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Bad form: 'Grey' star Liam Neeson ate real wolf, 'went back for seconds'

Wildlife and animal rights groups across the United States are boycotting Liam Neeson's new thriller, "The Grey," because it misrepresents wolves as vicious predators that stalk and kill humans. But the on-screen fiction isn't the worst part. It's what happened off-screen during the filming of the movie that has horrified many people.

Liam Neeson and his castmates ate real wolves while filming "The Grey."
Open Road Films

At director Joe Carnahan's insistence, Neeson and his castmates prepared for a scene in the movie by actually eating wolf meat. They were filming in Smithers, British Columbia, when Carnahan asked local trapper Dick McDiarmid to provide some wolf carcasses. They ordered two for props and then asked the 67-year-old trapper to bring more.

“They wanted a couple more that they were going to try and eat,” McDiarmid told the Province, a Canadian news site.

McDiarmid said he had the four wolf carcasses in his freezer and he delivered them to Carnahan. Most of the cast got sick -- some vomited on the spot -- but Neeson did not, according to an interview published in the Chicago Sun-Times.

“I went up for seconds of the wolf stew," Neeson said. "A few guys did upchuck. We all knew what we were eating. All I can say is it was very game-y.”

One of Neeson's co-stars, Dermot Mulroney, talked to Jimmy Kimmel about eating the wolf stew.

"Now that I am thinking clearly, I know who to blame," Mulroney said. "This would be Joe Carnahan, the director, who insisted that we experience that."

"Do people eat wolves?" Kimmel asked. "Is it legal to eat a wolf?"

Mulroney stuttered and fumbled before responding,"I can't be certain."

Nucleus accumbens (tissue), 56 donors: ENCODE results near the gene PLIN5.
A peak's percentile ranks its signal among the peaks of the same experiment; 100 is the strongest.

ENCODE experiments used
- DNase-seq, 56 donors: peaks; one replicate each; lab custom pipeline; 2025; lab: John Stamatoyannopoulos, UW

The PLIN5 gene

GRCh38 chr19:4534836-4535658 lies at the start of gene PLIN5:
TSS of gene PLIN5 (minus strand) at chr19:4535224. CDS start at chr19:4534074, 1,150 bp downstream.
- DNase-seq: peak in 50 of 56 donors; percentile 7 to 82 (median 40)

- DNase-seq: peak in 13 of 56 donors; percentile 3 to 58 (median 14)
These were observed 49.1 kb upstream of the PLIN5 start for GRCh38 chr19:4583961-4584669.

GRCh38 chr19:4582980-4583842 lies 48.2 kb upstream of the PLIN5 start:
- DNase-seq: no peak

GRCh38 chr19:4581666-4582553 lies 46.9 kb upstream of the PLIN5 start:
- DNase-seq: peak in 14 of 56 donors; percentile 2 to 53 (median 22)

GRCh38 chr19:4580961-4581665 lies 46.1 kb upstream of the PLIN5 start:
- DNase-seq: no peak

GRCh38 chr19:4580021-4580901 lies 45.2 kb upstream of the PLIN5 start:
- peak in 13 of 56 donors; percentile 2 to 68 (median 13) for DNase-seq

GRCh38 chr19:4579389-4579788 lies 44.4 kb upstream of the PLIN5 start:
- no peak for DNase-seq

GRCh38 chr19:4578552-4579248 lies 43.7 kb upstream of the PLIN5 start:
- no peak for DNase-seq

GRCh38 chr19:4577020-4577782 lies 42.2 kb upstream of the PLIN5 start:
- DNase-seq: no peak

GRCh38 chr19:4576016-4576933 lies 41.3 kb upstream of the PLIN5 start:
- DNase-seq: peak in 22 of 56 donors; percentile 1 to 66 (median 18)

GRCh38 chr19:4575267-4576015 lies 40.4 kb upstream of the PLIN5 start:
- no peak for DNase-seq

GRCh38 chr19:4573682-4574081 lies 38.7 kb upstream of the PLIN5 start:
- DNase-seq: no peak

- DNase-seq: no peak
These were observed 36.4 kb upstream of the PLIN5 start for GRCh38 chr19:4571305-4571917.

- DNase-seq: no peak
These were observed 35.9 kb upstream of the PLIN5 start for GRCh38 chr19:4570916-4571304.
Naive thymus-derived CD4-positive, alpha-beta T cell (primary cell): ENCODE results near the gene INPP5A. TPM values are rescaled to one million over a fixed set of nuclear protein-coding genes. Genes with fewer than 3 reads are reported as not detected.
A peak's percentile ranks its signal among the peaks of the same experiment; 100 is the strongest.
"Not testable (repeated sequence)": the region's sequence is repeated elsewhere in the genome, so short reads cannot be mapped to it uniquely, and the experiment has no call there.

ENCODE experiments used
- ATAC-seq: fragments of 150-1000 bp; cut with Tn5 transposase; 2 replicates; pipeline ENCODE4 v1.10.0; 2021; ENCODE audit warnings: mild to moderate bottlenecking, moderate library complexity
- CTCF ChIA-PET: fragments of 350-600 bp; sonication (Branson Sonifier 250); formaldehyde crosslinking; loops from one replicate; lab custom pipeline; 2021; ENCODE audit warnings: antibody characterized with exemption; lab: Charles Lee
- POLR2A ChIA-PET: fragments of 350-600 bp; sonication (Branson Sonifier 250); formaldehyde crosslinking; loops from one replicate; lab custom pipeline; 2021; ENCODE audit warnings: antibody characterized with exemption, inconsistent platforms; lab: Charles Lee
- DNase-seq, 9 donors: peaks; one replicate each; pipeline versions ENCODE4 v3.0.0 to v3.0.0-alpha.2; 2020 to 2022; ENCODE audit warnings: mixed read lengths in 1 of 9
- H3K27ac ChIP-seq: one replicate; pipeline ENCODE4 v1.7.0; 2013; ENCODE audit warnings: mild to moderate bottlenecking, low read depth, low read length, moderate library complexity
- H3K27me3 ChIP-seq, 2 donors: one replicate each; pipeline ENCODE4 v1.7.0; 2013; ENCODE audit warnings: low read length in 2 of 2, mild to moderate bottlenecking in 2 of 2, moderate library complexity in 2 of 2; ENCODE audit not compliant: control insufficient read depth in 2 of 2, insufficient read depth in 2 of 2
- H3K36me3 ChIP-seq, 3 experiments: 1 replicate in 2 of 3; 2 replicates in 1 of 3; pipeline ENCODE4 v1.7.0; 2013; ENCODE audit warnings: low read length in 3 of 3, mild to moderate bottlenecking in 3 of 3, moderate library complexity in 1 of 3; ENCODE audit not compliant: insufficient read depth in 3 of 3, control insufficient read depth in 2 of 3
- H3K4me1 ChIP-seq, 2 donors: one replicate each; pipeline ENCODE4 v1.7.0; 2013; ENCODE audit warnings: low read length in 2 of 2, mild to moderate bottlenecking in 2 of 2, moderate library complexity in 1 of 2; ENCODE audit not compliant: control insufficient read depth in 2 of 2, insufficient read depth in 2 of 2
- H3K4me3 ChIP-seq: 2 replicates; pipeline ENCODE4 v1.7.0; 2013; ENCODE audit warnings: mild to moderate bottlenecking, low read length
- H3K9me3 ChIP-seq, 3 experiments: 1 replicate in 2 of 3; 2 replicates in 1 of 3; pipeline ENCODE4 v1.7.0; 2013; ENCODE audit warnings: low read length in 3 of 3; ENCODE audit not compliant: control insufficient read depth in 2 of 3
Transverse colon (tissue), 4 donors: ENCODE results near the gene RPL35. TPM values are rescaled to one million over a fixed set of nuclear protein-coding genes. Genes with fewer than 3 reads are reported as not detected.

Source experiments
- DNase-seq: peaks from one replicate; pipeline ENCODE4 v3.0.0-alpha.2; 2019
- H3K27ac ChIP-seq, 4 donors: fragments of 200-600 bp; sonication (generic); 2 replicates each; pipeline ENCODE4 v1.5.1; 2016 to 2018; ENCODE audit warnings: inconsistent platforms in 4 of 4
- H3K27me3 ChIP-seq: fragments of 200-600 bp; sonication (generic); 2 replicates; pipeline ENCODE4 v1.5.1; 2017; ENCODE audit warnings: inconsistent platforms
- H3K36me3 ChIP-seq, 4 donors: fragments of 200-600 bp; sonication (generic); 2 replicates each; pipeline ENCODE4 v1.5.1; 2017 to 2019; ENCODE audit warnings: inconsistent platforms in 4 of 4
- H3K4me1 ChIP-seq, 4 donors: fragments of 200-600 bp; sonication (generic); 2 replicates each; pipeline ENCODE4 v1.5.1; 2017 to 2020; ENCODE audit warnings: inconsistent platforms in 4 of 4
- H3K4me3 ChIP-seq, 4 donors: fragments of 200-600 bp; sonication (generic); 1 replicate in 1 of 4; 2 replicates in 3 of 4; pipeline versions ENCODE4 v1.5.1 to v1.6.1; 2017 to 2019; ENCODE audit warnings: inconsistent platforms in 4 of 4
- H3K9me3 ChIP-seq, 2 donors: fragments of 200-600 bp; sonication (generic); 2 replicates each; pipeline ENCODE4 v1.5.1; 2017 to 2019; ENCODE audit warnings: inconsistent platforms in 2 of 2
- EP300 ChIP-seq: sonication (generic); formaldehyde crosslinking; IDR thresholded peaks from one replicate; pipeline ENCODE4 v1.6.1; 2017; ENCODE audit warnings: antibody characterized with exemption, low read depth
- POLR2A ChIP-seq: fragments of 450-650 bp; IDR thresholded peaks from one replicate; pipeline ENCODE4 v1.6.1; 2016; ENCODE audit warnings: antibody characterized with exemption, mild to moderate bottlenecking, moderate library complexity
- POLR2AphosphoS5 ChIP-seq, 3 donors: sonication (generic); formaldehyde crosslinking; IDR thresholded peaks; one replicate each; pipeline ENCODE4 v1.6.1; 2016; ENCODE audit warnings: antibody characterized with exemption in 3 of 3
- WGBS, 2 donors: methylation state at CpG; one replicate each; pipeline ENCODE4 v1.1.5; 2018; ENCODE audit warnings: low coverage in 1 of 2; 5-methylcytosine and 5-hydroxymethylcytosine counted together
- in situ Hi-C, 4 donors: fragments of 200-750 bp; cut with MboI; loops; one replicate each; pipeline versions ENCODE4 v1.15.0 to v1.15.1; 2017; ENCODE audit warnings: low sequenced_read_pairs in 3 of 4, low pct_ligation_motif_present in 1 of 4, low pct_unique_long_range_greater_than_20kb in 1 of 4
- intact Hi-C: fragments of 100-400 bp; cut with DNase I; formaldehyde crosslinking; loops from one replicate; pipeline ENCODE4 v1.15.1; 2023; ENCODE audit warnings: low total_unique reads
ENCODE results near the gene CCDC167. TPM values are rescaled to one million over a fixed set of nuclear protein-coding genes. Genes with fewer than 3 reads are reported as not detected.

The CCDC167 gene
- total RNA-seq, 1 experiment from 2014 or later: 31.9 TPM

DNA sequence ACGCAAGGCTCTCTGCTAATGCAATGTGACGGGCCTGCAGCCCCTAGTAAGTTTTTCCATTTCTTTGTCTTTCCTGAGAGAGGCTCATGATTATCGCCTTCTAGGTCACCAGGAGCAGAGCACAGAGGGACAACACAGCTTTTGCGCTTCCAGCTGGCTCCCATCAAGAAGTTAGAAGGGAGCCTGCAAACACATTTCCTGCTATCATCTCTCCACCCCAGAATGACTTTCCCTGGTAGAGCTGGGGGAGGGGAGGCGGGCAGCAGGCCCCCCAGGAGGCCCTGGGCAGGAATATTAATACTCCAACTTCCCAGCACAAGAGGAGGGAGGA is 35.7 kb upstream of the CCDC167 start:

The actors had their choice of wolf stew or "gnaw it off the bone" barbecued wolf, Mulroney said.

McDiarmid was surprised that people would want to eat a wolf. He also was surprised that the movie portrays a wolf pack relentlessly hunting a group of humans. That just doesn't happen in real life, he said.

"I've never really felt threatened by (wolves)," the trapper said. "I’ve seen them watching me from, I don’t know, 75 feet away, and then as soon as you look at them they take off.”

In reality, wolves fear humans and avoid interaction at all costs. Humans, on the other hand, are a serious danger to wolves. Gray wolves are in danger of becoming extinct. They were protected under the federal Endangered Species act until last April, when Congress caved to the interest of cattle ranchers and hunters, and used a budget rider to to remove gray wolves from the list.

There are only about 1,000 gray wolves in Idaho, 566 in Montana, 25 in Oregon and 30 in Washington. Yet Idaho allows both hunting and trapping of wolves -- and the state Department of Fish and Game sets no limit on how many may be killed across much of the state. [See Idaho Department of Fish and Game for details.]

Animal activists fear that demonizing wolves in movies like "The Grey" wrongly leads people to believe the animals are a danger to humans. As one "Boycott the Grey" picket sign read in Alameda, Calif., "Wolves will die because of the lie."

The boycott is in full force, but it has not yet stopped the movie from raking in cash at the box office. "The Grey" is expected to take in at least $18 million on its opening weekend, according to Entertainment Weekly.

To learn more about wolves, visit Defenders of Wildlife.


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